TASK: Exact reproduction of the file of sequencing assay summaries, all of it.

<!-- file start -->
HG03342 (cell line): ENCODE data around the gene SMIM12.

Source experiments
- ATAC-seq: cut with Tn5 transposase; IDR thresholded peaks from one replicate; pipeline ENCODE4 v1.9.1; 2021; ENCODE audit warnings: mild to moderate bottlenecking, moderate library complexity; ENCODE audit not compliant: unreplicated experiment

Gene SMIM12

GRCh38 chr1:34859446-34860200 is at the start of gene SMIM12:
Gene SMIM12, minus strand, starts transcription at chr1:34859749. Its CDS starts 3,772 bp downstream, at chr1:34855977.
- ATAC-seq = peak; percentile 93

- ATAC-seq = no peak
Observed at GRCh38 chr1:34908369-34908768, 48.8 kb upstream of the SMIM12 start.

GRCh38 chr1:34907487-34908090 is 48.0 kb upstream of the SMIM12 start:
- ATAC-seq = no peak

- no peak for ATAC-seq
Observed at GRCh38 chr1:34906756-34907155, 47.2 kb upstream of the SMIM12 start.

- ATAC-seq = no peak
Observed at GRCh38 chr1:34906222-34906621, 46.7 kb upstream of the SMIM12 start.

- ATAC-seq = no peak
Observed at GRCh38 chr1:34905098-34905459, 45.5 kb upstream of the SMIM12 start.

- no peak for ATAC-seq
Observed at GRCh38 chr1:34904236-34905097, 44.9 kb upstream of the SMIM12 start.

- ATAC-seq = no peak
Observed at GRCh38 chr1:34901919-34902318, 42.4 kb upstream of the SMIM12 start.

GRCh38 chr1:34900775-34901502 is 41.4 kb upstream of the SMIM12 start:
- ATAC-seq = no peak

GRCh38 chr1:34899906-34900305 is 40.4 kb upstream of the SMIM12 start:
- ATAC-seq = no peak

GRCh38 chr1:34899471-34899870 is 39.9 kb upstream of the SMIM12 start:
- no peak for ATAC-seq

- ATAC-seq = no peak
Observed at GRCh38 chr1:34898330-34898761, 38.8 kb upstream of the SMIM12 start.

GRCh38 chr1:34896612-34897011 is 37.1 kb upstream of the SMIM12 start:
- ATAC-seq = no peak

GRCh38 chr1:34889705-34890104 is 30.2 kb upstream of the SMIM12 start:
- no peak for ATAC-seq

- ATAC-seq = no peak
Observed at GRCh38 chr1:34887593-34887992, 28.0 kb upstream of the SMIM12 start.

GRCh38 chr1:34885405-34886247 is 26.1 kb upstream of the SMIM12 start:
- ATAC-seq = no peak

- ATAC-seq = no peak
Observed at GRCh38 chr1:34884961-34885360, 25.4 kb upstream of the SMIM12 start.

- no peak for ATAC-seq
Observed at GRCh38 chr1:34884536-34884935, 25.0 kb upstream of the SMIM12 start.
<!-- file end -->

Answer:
HG03342 (cell line): ENCODE data around the gene SMIM12.

Source experiments
- ATAC-seq: cut with Tn5 transposase; IDR thresholded peaks from one replicate; pipeline ENCODE4 v1.9.1; 2021; ENCODE audit warnings: mild to moderate bottlenecking, moderate library complexity; ENCODE audit not compliant: unreplicated experiment

Gene SMIM12

GRCh38 chr1:34859446-34860200 is at the start of gene SMIM12:
Gene SMIM12, minus strand, starts transcription at chr1:34859749. Its CDS starts 3,772 bp downstream, at chr1:34855977.
- ATAC-seq = peak; percentile 93

- ATAC-seq = no peak
Observed at GRCh38 chr1:34908369-34908768, 48.8 kb upstream of the SMIM12 start.

GRCh38 chr1:34907487-34908090 is 48.0 kb upstream of the SMIM12 start:
- ATAC-seq = no peak

- no peak for ATAC-seq
Observed at GRCh38 chr1:34906756-34907155, 47.2 kb upstream of the SMIM12 start.

- ATAC-seq = no peak
Observed at GRCh38 chr1:34906222-34906621, 46.7 kb upstream of the SMIM12 start.

- ATAC-seq = no peak
Observed at GRCh38 chr1:34905098-34905459, 45.5 kb upstream of the SMIM12 start.

- no peak for ATAC-seq
Observed at GRCh38 chr1:34904236-34905097, 44.9 kb upstream of the SMIM12 start.

- ATAC-seq = no peak
Observed at GRCh38 chr1:34901919-34902318, 42.4 kb upstream of the SMIM12 start.

GRCh38 chr1:34900775-34901502 is 41.4 kb upstream of the SMIM12 start:
- ATAC-seq = no peak

GRCh38 chr1:34899906-34900305 is 40.4 kb upstream of the SMIM12 start:
- ATAC-seq = no peak

GRCh38 chr1:34899471-34899870 is 39.9 kb upstream of the SMIM12 start:
- no peak for ATAC-seq

- ATAC-seq = no peak
Observed at GRCh38 chr1:34898330-34898761, 38.8 kb upstream of the SMIM12 start.

GRCh38 chr1:34896612-34897011 is 37.1 kb upstream of the SMIM12 start:
- ATAC-seq = no peak

GRCh38 chr1:34889705-34890104 is 30.2 kb upstream of the SMIM12 start:
- no peak for ATAC-seq

- ATAC-seq = no peak
Observed at GRCh38 chr1:34887593-34887992, 28.0 kb upstream of the SMIM12 start.

GRCh38 chr1:34885405-34886247 is 26.1 kb upstream of the SMIM12 start:
- ATAC-seq = no peak

- ATAC-seq = no peak
Observed at GRCh38 chr1:34884961-34885360, 25.4 kb upstream of the SMIM12 start.

- no peak for ATAC-seq
Observed at GRCh38 chr1:34884536-34884935, 25.0 kb upstream of the SMIM12 start.